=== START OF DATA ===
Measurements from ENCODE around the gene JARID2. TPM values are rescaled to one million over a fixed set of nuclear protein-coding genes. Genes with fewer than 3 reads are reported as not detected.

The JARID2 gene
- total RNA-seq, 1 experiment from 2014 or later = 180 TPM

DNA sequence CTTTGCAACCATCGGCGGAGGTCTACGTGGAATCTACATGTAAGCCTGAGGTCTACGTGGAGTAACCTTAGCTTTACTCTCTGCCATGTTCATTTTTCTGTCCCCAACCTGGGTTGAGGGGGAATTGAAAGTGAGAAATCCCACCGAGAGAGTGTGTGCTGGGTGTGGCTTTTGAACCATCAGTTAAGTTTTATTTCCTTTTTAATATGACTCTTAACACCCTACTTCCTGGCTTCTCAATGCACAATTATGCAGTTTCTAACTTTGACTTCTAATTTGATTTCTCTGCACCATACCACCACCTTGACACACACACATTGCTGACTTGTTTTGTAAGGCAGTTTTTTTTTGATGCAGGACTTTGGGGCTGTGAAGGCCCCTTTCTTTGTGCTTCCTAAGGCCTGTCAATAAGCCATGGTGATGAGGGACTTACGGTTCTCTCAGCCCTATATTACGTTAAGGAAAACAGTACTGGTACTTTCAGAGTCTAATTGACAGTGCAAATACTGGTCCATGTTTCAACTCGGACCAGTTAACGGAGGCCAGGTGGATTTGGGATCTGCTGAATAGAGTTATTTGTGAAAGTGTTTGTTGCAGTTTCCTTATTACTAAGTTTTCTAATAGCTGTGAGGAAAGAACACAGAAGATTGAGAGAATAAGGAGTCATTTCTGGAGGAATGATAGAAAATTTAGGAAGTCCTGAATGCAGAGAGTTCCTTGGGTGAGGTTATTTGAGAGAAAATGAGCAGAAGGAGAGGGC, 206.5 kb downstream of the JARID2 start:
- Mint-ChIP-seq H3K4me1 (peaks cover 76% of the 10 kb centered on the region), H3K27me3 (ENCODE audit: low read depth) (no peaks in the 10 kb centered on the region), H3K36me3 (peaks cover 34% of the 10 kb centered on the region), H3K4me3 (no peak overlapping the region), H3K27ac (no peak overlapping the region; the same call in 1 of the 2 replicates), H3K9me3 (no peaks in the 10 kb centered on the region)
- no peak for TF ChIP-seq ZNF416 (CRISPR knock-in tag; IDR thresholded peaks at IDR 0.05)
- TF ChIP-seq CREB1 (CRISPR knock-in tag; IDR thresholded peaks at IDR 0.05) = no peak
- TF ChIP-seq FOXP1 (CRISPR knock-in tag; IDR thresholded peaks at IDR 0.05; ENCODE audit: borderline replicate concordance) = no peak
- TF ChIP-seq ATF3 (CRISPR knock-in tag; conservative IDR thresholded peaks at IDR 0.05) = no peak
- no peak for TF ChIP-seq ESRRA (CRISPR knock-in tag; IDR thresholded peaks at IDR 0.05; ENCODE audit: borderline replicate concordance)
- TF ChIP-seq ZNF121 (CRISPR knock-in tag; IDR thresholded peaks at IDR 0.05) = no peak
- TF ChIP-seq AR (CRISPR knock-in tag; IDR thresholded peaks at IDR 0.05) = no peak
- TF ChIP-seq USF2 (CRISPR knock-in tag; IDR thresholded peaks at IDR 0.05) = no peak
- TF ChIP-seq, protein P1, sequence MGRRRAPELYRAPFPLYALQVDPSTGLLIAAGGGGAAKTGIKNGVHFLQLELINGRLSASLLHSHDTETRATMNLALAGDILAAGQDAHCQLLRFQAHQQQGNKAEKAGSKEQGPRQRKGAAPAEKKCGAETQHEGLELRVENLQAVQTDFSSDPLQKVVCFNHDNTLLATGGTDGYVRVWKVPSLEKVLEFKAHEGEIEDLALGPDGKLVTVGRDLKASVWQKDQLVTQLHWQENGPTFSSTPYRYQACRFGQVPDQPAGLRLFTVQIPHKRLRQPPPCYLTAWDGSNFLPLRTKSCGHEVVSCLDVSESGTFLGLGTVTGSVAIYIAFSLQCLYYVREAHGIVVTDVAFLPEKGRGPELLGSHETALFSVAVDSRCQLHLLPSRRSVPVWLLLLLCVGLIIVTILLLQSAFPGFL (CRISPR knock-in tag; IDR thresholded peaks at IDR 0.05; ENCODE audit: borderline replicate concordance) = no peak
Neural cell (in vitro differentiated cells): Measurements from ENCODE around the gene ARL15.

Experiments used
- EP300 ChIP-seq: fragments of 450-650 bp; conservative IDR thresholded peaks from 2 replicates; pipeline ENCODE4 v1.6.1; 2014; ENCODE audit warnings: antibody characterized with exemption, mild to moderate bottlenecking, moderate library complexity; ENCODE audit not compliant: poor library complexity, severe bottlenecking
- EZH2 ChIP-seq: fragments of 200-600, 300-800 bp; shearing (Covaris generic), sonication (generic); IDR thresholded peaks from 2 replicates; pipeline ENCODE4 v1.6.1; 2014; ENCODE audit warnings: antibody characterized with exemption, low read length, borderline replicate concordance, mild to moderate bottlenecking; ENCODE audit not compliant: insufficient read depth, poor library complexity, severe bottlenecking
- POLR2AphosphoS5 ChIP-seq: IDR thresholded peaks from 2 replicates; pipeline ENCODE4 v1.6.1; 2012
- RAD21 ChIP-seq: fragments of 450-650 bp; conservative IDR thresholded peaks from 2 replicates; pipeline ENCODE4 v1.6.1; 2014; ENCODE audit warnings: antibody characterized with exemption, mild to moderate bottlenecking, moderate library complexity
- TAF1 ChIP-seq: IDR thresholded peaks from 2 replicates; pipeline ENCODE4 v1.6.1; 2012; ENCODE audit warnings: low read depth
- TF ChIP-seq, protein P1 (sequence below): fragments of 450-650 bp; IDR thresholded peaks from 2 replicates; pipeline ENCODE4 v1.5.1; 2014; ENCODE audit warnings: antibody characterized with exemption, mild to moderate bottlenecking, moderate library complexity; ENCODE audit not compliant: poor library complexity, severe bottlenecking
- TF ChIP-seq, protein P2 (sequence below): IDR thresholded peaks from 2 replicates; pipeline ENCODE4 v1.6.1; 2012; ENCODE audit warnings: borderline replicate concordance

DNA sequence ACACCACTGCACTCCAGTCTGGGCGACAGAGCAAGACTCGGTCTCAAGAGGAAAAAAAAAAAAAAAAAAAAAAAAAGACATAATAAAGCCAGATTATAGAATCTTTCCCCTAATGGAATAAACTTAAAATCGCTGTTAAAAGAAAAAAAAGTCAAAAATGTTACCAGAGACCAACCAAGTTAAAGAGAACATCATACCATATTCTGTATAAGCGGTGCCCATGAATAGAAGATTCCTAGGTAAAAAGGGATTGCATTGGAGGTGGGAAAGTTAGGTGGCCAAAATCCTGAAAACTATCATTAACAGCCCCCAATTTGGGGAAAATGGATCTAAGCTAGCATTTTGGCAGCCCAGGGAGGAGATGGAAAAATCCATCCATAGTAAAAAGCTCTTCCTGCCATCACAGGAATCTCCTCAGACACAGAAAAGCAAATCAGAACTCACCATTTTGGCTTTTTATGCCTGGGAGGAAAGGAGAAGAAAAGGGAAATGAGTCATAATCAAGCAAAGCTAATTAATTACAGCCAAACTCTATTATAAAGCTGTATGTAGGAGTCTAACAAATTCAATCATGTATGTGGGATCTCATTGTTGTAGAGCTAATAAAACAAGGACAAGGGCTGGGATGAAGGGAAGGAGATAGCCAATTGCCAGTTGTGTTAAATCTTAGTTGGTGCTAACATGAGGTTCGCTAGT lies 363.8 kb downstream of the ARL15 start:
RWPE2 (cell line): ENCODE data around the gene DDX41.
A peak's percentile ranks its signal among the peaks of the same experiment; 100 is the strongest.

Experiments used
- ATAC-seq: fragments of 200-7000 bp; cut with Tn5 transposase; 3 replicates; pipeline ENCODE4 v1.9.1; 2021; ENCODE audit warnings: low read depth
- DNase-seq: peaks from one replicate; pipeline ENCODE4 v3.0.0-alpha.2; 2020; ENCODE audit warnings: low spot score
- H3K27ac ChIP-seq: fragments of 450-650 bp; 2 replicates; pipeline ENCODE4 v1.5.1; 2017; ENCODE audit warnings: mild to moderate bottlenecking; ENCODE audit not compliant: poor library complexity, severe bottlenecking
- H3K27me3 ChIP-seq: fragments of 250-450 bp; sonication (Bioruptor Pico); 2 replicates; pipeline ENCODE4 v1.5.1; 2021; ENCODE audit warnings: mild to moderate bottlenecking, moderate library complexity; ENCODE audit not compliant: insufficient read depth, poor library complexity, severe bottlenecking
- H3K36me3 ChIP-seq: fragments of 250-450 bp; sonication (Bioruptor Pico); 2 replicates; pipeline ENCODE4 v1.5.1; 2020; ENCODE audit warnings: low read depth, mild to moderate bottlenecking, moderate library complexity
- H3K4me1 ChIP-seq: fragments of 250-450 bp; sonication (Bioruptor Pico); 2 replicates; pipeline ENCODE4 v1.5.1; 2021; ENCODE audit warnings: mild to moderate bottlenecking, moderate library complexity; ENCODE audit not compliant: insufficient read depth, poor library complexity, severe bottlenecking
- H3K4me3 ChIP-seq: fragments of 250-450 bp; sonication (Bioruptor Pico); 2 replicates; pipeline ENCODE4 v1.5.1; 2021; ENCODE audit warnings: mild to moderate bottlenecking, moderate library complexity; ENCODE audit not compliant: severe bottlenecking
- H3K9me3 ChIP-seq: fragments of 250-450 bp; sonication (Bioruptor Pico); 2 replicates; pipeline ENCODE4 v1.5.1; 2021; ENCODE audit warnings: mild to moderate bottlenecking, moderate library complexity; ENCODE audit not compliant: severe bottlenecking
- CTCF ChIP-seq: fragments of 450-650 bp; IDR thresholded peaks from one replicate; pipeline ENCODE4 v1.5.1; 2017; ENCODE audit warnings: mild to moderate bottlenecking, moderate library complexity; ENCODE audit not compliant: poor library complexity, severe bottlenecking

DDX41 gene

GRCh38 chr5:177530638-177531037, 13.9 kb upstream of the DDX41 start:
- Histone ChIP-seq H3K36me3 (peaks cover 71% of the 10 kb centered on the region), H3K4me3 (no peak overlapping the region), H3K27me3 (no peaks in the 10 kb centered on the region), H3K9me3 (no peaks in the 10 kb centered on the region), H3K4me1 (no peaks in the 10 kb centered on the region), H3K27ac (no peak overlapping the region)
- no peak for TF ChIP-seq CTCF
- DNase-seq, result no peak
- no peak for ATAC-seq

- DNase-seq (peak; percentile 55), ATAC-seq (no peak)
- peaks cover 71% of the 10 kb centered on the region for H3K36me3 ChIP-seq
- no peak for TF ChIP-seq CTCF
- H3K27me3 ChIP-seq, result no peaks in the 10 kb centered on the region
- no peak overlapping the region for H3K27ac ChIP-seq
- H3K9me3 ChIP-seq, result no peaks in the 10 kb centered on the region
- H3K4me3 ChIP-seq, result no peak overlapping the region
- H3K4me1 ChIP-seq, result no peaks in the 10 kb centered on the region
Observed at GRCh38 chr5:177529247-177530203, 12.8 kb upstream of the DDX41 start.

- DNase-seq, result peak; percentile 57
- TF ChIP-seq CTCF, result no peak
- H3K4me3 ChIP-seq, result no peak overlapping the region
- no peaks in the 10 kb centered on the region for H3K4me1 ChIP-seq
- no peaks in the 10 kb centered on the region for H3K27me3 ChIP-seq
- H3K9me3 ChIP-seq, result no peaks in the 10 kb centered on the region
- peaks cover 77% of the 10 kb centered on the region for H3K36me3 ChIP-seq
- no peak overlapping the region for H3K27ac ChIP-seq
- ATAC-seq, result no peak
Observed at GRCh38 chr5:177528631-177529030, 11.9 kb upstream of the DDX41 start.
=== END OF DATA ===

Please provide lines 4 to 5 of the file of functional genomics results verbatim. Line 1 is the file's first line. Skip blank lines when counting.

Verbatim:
DNA sequence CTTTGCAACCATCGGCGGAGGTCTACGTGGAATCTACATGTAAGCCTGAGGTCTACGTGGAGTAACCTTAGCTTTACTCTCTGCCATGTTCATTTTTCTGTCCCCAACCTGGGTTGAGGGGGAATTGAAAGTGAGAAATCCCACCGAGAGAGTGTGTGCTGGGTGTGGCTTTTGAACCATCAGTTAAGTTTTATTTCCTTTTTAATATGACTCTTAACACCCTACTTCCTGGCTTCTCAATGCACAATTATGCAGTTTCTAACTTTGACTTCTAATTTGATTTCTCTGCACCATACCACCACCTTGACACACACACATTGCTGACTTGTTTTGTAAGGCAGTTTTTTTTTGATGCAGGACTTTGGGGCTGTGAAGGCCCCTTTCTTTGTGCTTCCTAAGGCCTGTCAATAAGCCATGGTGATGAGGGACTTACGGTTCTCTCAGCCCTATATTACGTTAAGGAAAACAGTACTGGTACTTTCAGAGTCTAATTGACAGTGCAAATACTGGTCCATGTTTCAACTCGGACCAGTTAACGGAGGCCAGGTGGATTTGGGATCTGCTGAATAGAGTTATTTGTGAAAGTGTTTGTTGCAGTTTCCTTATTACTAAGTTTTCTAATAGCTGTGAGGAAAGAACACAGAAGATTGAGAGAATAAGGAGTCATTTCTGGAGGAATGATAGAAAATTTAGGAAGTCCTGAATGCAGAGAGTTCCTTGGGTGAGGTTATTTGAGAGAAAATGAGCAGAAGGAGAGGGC, 206.5 kb downstream of the JARID2 start:
- Mint-ChIP-seq H3K4me1 (peaks cover 76% of the 10 kb centered on the region), H3K27me3 (ENCODE audit: low read depth) (no peaks in the 10 kb centered on the region), H3K36me3 (peaks cover 34% of the 10 kb centered on the region), H3K4me3 (no peak overlapping the region), H3K27ac (no peak overlapping the region; the same call in 1 of the 2 replicates), H3K9me3 (no peaks in the 10 kb centered on the region)